A couple of months ago, I charted the flow of the ACLU Pizza movie through the blogosphere, using data from Bloglines and del.icio.us. When I visit that blog entry today, I see this notation in the upper left corner of the page:
bloglines: 11 delicious: 2In other words, the page has been cited 11 times on Bloglines and twice on del.icio.us; the links go to the details.
This tracking data is inserted by a Greasemonkey script which is a straightforward extension of two bookmarklets (del.icio.us, bloglines) that I've been using for quite a while now.
I toyed with the notion of presenting the data as sparklines (bloglines: 29 delicious: 78) -- Edward Tufte's "intense, simple, word-sized graphics" -- but decided that would require an unreasonable amount of page-fetching and HTML-reverse-engineering.
So for now it's just raw counts, and they're fascinating. Although the script I've posted runs only on InfoWorld pages, I have to admit that the version I'm using runs on every page I read, creating a realtime display that I find much more useful than what the generic toolbars (Alexa, Google) offer.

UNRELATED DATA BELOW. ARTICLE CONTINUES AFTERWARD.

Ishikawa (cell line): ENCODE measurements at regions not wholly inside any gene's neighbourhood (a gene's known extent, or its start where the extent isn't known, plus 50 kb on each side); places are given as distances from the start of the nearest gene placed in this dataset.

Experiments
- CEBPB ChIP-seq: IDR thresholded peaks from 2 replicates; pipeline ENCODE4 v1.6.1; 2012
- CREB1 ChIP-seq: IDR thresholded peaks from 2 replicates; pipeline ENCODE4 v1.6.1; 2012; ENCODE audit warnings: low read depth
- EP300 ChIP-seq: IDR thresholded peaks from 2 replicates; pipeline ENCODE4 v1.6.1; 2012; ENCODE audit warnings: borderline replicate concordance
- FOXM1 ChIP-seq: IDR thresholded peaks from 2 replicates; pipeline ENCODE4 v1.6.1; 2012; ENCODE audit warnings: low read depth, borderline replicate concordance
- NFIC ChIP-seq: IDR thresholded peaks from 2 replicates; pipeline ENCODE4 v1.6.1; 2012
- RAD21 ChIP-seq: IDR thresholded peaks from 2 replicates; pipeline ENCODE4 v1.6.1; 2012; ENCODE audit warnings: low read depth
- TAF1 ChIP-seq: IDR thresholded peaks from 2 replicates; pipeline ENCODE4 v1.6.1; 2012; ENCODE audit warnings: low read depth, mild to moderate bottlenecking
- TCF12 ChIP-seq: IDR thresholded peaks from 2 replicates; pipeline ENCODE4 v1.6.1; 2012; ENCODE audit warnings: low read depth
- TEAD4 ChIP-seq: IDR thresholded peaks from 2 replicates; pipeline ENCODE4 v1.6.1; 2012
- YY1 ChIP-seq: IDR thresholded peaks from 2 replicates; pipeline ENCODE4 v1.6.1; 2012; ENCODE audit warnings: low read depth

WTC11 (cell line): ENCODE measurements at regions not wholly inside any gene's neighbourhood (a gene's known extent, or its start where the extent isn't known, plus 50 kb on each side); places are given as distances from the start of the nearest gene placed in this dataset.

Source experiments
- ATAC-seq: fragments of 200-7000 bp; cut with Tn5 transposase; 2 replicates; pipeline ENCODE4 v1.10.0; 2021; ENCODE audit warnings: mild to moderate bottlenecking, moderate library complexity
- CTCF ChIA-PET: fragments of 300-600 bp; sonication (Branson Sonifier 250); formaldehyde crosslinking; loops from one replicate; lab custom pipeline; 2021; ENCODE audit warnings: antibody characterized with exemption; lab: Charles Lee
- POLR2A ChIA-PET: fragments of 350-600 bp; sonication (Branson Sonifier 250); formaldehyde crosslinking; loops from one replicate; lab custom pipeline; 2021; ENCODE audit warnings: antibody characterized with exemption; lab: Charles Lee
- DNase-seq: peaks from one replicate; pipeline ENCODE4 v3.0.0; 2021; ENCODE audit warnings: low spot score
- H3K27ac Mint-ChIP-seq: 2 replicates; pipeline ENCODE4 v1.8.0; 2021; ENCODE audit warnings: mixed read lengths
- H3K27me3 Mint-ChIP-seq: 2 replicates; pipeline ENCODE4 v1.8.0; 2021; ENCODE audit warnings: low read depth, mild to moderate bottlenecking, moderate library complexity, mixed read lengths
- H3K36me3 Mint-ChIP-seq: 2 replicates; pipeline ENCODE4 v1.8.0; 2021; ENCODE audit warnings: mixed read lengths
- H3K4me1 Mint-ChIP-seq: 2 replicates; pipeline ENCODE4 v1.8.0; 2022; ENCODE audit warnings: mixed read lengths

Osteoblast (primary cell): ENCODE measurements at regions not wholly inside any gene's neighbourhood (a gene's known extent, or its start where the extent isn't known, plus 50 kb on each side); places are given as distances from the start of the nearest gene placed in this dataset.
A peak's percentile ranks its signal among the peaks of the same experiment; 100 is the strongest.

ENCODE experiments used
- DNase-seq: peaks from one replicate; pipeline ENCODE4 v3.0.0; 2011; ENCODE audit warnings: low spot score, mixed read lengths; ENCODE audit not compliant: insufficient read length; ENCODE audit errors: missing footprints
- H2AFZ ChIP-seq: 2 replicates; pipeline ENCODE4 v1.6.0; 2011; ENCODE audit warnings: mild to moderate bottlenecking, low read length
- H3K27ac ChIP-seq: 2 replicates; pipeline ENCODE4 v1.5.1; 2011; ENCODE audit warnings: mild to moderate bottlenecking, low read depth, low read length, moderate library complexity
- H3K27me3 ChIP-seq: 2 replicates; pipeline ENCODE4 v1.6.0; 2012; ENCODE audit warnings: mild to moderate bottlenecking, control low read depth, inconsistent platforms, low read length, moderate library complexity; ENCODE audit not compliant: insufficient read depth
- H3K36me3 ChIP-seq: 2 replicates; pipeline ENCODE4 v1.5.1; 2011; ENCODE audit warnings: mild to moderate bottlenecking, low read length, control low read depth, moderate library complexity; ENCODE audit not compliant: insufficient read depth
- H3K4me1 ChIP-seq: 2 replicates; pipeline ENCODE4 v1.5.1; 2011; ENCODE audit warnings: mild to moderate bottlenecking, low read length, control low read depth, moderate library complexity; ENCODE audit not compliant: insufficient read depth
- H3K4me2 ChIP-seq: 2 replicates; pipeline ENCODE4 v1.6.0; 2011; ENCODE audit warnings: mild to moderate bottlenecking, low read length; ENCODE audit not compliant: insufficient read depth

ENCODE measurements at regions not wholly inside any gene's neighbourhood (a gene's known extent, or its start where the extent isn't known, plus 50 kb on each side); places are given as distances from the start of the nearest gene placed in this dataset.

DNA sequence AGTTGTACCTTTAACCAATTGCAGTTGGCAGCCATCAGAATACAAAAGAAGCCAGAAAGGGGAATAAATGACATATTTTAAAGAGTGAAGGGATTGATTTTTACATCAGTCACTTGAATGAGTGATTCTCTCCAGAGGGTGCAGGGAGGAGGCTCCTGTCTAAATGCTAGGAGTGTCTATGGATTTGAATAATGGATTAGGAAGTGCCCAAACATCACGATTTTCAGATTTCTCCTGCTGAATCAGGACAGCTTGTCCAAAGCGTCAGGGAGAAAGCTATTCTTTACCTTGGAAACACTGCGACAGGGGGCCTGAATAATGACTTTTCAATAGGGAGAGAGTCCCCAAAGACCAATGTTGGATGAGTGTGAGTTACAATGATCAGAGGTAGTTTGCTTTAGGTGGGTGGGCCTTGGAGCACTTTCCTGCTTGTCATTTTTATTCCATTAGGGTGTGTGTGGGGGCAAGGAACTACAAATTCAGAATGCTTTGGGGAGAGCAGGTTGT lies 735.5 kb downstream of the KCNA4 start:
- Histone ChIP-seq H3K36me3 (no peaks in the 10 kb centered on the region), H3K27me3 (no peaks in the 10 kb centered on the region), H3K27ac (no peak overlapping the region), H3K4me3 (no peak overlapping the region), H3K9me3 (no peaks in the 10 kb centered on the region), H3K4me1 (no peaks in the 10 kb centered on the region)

Although it's pretty straightforward to write these Greasemonkey scripts, there are two aspects of the job that feel antiquated. One is groveling around inside Web pages -- in this case, the Bloglines and del.icio.us citation pages -- using regular expressions. The other is groveling around inside the DOM (document object model) of the page into which you're inserting instrumentation.
I think there's some technology (bloglines: 368 delicious: 23) floating around that could help here.
Update: Erik Kastner notes that the Greasemonkey restriction on receiving XML is a security precaution. Simon Willison's excellent questions about etiquette and privacy have convinced me to throttle the script back to just InfoWorld pages for now.
Greasemonkey raises tough issues. It's clearly something of enormous value that we should, as Simon suggests, handle with caution.
Former URL: http://weblog.infoworld.com/udell/2005/04/11.html#a1212